Klassen on feeder cattle: The larger picture

I usually discuss weekly market activity regarding the feeder cattle market but cow-calf producers should sometimes take a step back and look at the macro environment for a longer-term perspective.

The U.S. Department of Agriculture’s cattle inventory report showed the 2012 calf crop down three per cent from 2011. Beef cows that have calved as of Jan. 1 were down nearly 900,000 head or two per cent from last year; heifers for beef cow replacement were up a meagre 100,000 head or two per cent in comparison to Jan. 1, 2011.

Needless to say, the U.S. cattle herd is still in contraction mode for the sixth consecutive year and there is no clear signal when this trend will change. The drought conditions in the U.S. are still ongoing so we will probably see another year of contraction in the cattle herd.

The corn and barley situation is historically tight and the market will be extremely sensitive to weather during planting this growing season. Until August, feed grains will be tight. However, with record U.S. corn acreage, there is potential for corn prices to drop under $4 during harvest, which is what most analysts are expecting at this time with average yields.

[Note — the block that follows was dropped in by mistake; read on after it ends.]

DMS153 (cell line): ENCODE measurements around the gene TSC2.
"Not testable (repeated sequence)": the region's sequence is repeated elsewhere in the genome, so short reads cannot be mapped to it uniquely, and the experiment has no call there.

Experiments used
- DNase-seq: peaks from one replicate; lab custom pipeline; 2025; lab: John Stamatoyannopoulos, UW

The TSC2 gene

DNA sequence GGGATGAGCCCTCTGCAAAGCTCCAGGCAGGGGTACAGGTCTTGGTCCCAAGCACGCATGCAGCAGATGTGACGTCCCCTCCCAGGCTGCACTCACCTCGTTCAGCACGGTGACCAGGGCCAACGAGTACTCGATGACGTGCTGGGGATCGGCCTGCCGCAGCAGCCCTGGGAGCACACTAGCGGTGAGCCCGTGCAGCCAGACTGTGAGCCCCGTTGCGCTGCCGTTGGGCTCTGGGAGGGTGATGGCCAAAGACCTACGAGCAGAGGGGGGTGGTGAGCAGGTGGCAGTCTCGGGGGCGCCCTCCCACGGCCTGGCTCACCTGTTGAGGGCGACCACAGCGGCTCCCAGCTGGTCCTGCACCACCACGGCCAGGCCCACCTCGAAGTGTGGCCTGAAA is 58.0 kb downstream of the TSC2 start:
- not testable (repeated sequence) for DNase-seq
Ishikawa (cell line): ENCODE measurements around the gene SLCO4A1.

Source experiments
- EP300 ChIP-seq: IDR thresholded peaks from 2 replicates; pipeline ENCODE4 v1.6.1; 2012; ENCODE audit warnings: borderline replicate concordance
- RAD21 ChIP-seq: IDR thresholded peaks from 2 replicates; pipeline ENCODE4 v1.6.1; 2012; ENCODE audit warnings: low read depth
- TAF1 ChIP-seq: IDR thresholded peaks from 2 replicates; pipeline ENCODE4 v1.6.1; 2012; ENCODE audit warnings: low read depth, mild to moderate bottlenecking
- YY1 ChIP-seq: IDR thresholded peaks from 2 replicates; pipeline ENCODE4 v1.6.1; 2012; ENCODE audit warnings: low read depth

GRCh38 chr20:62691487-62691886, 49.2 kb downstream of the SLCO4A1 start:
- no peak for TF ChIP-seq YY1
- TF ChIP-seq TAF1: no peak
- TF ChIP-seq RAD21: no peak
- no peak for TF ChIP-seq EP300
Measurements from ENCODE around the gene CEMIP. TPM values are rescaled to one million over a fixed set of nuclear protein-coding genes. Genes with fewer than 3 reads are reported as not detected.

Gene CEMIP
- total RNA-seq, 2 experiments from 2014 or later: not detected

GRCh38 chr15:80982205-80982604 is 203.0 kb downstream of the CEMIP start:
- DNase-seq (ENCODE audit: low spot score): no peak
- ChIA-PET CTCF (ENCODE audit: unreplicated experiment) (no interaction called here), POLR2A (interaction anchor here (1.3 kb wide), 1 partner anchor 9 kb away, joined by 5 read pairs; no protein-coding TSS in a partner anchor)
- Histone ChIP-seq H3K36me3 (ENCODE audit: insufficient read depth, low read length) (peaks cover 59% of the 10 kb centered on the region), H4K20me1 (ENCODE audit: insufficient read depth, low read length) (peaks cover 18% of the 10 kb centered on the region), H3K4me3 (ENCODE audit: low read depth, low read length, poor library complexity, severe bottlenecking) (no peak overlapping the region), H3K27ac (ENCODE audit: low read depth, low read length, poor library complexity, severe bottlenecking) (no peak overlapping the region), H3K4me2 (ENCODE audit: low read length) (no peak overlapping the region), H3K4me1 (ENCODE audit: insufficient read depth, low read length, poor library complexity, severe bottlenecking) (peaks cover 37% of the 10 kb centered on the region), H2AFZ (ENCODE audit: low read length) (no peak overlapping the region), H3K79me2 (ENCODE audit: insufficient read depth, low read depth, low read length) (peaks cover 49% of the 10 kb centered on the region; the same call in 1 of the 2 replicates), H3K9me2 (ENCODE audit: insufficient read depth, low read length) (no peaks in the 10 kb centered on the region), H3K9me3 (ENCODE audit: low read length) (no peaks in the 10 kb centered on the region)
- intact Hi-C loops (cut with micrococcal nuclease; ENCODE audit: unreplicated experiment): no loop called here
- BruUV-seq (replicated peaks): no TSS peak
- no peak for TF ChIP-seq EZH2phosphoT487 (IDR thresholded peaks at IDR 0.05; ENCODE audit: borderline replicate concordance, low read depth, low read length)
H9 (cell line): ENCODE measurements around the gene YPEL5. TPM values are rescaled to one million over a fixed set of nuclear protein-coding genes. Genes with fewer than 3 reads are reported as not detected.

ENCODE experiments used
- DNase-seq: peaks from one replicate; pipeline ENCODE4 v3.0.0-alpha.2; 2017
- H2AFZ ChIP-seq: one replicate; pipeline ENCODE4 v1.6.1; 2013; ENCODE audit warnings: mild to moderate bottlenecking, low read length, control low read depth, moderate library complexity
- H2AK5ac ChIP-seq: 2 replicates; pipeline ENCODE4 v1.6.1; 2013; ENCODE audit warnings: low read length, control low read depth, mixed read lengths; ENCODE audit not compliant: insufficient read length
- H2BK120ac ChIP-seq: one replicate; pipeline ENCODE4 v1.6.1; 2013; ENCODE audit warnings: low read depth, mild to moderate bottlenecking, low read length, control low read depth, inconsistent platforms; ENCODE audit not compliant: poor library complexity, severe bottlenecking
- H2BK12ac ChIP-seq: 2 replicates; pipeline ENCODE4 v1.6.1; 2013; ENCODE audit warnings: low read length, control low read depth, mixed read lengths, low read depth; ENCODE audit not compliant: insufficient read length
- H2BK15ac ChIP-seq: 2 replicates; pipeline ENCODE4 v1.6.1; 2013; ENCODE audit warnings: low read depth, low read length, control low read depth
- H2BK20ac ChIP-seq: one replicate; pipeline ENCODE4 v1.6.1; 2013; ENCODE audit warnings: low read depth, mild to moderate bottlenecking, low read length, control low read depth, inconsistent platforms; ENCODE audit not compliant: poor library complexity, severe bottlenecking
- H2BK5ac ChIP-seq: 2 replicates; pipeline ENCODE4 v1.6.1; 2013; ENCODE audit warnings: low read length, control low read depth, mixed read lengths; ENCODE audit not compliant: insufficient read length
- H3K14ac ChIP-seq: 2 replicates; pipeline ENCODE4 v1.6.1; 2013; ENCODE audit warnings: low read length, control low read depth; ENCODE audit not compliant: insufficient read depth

The Dow Jones industrial average (DJIA) closed above 14,000 on Friday, near the historical highs of 14,198 in October 2007. The recession is over, if anyone remembers. Money is still relatively cheap and there is a potential for a significant inflationary period over the next two years. Unemployment is poised to decline and consumer confidence to rise, which will increase consumer spending and beef demand.

I’m expecting record-high feeder cattle prices next fall. The market will start to move higher in the spring and continue a slow upward trend into December 2013. I feel there is a real opportunity for ownership of lightweight calves, bred cows and heifers, for expansion of the herd and a hedge against inflation.

— Jerry Klassen is a commodity market analyst in Winnipeg and maintains an interest in the family feedlot in southern Alberta. He writes an in-depth biweekly commentary, Canadian Feedlot and Cattle Market Analysis, for feedlot operators in Canada. He can be reached by email at [email protected] for questions or comments.

About the author



Jerry Klassen is president and founder of Resilient Capital, specializing in proprietary commodity futures trading and market analysis. Jerry consults with feedlots on risk management and writes a weekly cattle market commentary. He can be reached at 204-504-8339 or via his website at ResilCapital.com.

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